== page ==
Doña Ana County

Doña Ana County Redistricting

Doña Ana County Redistricting


Back in August 2021, the U.S. Census Bureau released the data needed to perform redistricting, which is required by law, after the once in a decade headcount. On September 14, 2021, the Doña Ana County Board of Commissioners kicked off the redistricting process, with an indicatory presentation to redistricting by Research and Polling, Inc. of Albuquerque. The data shows that County Commission District 4 had the largest population growth over the last 10 years. Below is the graph of the 2020 Census results by County commission district.     
District Number 2020
1 40,869 43,124 -5.2%
2 42,928 41,309 3.9%
3 40,466 41,074 -1.5%
4 52,544 41,020 28.1%
5 42,754 42,706 0.1%


Redistricting Presentations are below and additional documentation will be shared here:

ConceptR, Mesilla.

Research and Polling was contracted by the County to provide professional redistricting services. Throughout the process, there are opportunities for the public to provide input. Per statute, the deadline for map adoption is the end of 2021.

Public comments about redistricting the Doña Ana County Board of Commission districts can be submitted to, or through the County's Facebook Page, or by attending the November 23, 2021 Board of County Commissioners meeting.

Individuals interested in learning about redistricting on the state or federal level can contact the New Mexico Citizen Redistricting Committee at New Mexico Redistricting Act (Laws 2021, Chapter 79, Sections 2 through 10) created the seven-member Citizen Redistricting Committee. The purpose of the committee is to propose district lines that are drawn fairly through a transparent, open, and participatory process for New Mexico’s Congressional delegation, the New Mexico Senate, the New Mexico House of Representatives, and the Public Education Commission.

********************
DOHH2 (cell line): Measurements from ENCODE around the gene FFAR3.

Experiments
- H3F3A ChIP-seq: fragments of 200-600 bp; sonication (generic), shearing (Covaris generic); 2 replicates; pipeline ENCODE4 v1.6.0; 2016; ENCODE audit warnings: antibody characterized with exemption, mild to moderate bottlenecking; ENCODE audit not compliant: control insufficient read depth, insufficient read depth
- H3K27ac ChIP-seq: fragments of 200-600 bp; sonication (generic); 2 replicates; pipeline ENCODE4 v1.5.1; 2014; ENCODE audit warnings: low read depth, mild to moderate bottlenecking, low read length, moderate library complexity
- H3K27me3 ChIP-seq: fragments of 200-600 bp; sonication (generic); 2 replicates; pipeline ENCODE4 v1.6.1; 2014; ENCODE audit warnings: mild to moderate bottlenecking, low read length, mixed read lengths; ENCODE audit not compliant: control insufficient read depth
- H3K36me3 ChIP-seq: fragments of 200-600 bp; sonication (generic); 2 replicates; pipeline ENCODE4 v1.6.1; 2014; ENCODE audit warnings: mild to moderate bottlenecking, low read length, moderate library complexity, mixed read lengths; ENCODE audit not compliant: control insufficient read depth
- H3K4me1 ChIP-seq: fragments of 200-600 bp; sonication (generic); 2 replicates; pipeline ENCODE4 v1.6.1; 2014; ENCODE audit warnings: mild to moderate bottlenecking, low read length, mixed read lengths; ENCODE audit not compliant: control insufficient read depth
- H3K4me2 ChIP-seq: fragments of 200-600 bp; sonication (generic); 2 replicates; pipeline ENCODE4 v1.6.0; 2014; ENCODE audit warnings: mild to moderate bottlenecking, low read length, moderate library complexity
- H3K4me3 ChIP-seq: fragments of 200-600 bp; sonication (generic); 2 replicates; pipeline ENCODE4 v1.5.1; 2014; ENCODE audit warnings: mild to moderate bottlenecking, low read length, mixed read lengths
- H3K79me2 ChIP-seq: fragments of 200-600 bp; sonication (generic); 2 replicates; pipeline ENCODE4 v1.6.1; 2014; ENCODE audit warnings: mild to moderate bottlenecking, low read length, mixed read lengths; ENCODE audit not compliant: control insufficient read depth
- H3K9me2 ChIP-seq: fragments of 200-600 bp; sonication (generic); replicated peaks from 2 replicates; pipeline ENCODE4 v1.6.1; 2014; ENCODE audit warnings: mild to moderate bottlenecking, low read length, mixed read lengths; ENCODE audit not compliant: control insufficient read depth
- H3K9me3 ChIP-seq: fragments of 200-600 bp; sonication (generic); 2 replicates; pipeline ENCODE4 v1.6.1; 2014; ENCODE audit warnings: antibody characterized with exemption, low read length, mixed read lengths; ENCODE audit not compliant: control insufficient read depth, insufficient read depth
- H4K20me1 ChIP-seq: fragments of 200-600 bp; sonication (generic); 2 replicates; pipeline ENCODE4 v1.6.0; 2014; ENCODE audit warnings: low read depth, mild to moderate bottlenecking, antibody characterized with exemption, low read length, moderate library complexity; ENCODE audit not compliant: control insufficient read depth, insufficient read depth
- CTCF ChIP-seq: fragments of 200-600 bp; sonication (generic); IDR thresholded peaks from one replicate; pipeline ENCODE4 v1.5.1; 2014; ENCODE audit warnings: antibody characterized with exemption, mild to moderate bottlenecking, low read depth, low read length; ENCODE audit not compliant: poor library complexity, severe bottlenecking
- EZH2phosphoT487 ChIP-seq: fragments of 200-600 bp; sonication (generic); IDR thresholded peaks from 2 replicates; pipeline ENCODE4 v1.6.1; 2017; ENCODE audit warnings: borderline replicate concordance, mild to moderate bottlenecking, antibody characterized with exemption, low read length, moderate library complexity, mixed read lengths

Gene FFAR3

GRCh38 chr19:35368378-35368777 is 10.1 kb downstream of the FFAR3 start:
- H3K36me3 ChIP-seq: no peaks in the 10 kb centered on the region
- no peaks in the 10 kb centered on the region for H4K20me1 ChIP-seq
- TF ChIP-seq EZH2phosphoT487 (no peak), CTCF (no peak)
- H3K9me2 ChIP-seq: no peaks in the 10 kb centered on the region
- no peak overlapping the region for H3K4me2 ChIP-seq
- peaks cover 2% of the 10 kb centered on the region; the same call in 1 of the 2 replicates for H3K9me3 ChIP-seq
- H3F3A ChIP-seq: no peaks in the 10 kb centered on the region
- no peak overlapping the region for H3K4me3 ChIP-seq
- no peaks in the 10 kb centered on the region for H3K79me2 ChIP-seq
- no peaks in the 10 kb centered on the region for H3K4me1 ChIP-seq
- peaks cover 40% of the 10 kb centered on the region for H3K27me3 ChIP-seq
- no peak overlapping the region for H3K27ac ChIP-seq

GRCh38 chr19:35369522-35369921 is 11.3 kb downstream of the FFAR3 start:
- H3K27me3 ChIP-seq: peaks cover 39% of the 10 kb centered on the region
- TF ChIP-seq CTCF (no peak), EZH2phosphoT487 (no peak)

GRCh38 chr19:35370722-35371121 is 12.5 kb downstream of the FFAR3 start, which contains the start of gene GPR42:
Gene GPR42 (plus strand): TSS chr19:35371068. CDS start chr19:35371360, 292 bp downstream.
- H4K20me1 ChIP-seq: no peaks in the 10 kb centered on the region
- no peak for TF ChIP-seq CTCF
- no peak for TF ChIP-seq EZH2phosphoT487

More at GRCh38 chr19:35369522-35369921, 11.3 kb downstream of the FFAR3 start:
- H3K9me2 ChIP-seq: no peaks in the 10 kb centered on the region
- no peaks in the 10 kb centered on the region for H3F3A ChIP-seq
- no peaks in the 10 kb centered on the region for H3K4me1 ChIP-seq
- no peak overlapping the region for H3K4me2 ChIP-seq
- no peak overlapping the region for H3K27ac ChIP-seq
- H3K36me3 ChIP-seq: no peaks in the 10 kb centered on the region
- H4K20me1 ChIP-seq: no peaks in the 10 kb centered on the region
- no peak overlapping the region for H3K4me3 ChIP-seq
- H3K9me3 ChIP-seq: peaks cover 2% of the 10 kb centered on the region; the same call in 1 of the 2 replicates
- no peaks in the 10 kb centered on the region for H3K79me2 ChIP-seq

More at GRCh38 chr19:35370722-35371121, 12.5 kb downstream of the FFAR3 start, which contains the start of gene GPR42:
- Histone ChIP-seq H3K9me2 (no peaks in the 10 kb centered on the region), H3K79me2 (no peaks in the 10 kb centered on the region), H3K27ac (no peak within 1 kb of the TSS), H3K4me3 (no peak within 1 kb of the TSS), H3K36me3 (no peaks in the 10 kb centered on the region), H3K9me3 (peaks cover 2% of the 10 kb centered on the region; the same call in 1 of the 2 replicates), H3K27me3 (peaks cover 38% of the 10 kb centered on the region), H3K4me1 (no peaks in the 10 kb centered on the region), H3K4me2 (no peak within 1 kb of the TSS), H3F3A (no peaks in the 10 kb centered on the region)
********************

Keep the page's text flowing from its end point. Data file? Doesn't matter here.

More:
Redistricting FAQ

What is redistricting?

Redistricting is the regular process of adjusting the lines of voting districts in accordance with population shifts. For many states, this means redrawing congressional and state legislative district lines every ten years following the decennial census. In the modern era of redistricting, all district lines must be reviewed after the census to meet strict requirements for population equality and voting rights protections.

The U.S. Census Bureau has redistricting videos to better explain the required process. For English, visit: and for Spanish:

How does redistricting differ from reapportionment?

Reapportionment is the process of reassigning congressional seats among the states after the Census. During the last decade, New Mexico experienced a slight population increase; therefore, the state did not lose a congressional seat. All states, even those that did not gain or lose seats, still must redraw district boundaries to match internal population shifts. The goal is to have equal numbers of people in every district, nationwide. This works to ensure equal representation of each district resident and attempts to avoid the drawing of boundaries for the purposes of partisan advantage or protection of the incumbent party.